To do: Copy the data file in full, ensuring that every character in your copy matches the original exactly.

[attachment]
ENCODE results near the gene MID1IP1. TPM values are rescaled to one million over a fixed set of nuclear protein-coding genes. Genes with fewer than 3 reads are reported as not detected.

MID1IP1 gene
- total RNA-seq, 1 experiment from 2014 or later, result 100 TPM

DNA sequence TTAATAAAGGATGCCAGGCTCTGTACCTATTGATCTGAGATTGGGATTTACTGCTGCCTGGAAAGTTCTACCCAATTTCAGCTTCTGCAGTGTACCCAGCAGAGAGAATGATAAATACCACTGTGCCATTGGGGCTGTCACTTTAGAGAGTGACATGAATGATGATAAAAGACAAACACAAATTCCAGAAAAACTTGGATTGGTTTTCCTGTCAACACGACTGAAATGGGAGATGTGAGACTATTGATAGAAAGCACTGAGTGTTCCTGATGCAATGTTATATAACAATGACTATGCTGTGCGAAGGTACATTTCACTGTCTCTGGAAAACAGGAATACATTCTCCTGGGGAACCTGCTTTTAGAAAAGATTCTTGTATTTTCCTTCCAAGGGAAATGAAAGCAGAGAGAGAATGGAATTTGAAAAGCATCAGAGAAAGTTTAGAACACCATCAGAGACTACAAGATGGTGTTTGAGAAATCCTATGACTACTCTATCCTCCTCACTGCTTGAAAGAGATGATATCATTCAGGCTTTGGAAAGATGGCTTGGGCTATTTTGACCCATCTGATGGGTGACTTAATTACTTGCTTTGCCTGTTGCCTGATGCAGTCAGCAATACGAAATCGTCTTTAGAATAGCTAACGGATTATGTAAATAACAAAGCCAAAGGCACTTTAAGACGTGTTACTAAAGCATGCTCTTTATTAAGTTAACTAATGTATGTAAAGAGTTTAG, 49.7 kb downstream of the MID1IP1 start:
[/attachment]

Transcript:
ENCODE results near the gene MID1IP1. TPM values are rescaled to one million over a fixed set of nuclear protein-coding genes. Genes with fewer than 3 reads are reported as not detected.

MID1IP1 gene
- total RNA-seq, 1 experiment from 2014 or later, result 100 TPM

DNA sequence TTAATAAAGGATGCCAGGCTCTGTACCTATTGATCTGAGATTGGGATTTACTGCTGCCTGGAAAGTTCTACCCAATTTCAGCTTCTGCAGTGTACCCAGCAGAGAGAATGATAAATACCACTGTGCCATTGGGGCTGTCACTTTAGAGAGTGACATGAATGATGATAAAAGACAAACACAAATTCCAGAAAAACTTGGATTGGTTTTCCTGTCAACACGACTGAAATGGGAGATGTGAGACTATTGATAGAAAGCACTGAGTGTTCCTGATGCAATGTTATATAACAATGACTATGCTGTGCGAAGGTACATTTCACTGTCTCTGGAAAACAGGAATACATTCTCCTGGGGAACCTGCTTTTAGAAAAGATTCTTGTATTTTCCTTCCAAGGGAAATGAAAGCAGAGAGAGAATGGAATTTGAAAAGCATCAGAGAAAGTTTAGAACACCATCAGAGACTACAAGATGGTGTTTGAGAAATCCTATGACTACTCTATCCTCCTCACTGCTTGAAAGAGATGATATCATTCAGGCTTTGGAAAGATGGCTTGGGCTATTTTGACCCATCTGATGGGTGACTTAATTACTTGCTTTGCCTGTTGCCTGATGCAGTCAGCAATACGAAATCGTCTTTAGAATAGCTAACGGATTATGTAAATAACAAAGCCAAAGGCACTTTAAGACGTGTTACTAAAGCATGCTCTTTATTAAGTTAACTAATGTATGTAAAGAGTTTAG, 49.7 kb downstream of the MID1IP1 start: